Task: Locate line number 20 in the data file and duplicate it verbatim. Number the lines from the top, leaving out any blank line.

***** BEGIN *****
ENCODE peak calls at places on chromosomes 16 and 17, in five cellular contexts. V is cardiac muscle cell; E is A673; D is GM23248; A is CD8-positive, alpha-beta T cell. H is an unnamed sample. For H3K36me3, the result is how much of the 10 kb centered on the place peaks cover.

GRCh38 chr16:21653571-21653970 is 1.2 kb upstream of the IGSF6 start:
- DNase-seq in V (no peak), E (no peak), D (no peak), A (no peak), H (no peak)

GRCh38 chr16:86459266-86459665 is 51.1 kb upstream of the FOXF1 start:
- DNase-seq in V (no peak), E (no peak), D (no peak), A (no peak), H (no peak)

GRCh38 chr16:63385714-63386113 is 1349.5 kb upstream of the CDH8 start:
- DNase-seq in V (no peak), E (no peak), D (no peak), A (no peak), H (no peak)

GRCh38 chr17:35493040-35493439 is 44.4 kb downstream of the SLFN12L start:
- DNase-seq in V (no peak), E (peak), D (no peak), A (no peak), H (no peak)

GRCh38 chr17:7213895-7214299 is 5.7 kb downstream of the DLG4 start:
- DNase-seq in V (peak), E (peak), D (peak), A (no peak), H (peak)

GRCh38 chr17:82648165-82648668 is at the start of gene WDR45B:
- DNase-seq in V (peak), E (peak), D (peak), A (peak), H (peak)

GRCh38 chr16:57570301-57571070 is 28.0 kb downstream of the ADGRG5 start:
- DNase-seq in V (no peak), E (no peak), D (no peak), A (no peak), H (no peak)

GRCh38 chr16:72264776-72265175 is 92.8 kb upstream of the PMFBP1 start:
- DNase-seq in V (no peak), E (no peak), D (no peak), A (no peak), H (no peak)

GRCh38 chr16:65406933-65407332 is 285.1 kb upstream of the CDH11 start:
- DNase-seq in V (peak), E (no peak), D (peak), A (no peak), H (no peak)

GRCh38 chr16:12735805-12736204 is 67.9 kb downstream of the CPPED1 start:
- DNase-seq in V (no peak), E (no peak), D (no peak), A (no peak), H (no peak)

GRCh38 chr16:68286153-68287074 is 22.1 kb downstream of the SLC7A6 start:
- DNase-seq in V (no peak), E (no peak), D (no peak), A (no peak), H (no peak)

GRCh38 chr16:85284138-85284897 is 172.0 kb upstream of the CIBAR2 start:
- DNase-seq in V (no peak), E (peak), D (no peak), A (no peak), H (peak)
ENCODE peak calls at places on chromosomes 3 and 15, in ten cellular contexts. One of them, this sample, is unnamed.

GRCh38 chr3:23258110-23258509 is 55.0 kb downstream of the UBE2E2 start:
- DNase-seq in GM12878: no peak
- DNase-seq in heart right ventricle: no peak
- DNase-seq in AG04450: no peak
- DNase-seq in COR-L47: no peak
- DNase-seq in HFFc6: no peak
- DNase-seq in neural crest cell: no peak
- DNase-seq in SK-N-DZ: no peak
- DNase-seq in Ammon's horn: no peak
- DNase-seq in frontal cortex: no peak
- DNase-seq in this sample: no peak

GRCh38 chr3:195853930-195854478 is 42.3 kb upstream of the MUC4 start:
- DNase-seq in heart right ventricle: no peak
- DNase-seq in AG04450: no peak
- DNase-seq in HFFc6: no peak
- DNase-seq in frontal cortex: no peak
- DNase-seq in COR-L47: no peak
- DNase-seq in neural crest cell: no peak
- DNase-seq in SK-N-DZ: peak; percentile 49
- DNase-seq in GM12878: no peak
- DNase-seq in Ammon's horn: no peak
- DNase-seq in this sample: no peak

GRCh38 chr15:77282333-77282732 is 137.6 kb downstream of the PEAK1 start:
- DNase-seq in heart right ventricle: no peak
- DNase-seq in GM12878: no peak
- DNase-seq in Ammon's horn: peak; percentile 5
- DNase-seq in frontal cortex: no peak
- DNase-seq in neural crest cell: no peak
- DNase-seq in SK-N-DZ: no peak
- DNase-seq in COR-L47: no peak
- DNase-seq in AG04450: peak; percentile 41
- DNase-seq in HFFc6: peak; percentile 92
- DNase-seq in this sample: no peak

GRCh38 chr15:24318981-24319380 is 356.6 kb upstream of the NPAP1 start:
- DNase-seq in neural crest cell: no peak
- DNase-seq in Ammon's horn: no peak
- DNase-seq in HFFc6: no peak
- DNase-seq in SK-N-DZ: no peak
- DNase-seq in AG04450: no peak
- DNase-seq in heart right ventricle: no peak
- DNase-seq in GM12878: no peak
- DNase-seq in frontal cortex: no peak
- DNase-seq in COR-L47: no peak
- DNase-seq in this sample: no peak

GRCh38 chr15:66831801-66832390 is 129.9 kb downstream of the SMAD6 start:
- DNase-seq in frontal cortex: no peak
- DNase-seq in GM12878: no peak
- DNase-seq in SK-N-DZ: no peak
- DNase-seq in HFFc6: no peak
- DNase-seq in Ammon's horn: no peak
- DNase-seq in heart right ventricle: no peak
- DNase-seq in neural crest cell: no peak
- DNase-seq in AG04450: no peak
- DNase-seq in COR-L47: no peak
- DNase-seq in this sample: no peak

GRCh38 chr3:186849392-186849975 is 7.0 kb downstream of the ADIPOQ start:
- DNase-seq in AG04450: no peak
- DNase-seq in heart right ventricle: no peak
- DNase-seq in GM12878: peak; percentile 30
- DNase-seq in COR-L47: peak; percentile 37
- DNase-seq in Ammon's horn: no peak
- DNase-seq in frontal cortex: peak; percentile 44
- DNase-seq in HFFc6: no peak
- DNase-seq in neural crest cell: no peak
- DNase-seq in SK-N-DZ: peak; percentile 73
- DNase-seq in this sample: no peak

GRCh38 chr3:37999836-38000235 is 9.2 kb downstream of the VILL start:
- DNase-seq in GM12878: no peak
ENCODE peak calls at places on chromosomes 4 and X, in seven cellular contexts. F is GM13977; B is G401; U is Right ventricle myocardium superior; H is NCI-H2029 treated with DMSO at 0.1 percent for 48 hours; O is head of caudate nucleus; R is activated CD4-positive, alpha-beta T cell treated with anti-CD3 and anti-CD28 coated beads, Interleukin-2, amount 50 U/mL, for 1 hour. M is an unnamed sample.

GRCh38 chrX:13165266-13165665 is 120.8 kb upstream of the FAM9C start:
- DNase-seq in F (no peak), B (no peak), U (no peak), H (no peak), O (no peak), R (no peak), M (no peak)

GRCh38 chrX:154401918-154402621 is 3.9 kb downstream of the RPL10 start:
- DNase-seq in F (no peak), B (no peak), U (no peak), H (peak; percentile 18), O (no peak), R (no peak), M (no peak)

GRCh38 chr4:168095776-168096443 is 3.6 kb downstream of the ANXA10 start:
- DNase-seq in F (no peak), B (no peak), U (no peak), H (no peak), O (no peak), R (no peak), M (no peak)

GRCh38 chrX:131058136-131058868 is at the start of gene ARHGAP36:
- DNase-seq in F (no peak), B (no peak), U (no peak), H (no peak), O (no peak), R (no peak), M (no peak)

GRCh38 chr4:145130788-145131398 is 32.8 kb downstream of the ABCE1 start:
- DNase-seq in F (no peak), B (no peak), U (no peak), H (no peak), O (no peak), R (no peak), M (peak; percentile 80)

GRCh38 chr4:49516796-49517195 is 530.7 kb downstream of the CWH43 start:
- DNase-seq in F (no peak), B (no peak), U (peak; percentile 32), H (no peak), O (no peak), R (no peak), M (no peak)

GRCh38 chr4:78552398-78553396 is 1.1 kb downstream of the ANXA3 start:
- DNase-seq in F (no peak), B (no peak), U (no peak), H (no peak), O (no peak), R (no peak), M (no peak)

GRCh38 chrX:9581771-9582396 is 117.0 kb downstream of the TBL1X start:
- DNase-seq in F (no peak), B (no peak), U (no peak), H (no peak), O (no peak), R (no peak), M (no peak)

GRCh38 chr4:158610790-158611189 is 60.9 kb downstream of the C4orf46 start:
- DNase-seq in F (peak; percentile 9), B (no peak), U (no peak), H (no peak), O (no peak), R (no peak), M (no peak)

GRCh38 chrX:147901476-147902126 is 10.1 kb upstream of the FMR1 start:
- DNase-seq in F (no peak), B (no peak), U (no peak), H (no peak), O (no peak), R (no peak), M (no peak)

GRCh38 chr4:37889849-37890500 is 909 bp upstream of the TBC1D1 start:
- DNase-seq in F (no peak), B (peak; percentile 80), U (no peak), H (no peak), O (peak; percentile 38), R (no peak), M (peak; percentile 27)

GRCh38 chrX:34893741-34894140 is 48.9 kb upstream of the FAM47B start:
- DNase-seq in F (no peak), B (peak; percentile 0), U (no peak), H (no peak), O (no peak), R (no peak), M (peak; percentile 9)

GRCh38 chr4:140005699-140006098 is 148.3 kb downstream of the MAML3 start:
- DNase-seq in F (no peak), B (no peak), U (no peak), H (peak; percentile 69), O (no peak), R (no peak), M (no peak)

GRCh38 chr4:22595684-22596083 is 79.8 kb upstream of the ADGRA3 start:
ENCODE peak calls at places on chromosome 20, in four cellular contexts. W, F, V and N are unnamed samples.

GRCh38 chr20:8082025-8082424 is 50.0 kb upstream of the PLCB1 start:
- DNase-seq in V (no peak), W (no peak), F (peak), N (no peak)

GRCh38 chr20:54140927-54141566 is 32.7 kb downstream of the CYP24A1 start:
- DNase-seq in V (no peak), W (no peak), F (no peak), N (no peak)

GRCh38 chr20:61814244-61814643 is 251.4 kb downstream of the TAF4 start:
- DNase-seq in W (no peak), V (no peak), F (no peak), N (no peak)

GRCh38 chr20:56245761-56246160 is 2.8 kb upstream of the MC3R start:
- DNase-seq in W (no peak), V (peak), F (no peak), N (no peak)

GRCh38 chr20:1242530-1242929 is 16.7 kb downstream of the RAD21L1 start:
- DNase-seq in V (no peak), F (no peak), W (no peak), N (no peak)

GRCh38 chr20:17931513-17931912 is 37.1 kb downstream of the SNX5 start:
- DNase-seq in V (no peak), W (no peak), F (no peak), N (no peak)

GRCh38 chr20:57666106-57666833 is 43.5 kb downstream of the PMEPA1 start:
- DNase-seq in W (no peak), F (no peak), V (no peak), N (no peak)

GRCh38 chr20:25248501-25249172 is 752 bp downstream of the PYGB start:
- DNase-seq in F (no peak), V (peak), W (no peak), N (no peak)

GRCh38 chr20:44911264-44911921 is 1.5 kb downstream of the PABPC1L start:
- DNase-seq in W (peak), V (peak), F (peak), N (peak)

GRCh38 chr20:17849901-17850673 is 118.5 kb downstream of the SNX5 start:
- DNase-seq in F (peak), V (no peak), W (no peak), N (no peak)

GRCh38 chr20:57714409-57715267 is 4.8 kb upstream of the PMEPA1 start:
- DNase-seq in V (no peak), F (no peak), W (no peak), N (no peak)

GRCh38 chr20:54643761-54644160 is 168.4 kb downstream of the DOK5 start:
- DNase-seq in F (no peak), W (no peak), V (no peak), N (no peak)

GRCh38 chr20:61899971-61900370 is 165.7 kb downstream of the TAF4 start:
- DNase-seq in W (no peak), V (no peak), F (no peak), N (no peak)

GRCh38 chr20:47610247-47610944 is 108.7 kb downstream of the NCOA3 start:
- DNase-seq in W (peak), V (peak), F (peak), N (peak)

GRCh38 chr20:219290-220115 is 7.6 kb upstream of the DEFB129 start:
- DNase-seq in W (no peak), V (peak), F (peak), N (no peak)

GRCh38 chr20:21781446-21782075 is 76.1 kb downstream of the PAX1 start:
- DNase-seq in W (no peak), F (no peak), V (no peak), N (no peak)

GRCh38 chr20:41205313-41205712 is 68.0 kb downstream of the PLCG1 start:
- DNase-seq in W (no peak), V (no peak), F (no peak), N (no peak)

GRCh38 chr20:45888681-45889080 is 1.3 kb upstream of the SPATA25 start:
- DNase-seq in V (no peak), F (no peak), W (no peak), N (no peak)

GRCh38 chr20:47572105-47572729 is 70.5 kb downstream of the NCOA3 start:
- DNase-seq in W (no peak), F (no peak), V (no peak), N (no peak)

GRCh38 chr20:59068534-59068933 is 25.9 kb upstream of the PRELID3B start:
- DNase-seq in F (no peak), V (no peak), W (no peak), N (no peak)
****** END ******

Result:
GRCh38 chr16:12735805-12736204 is 67.9 kb downstream of the CPPED1 start: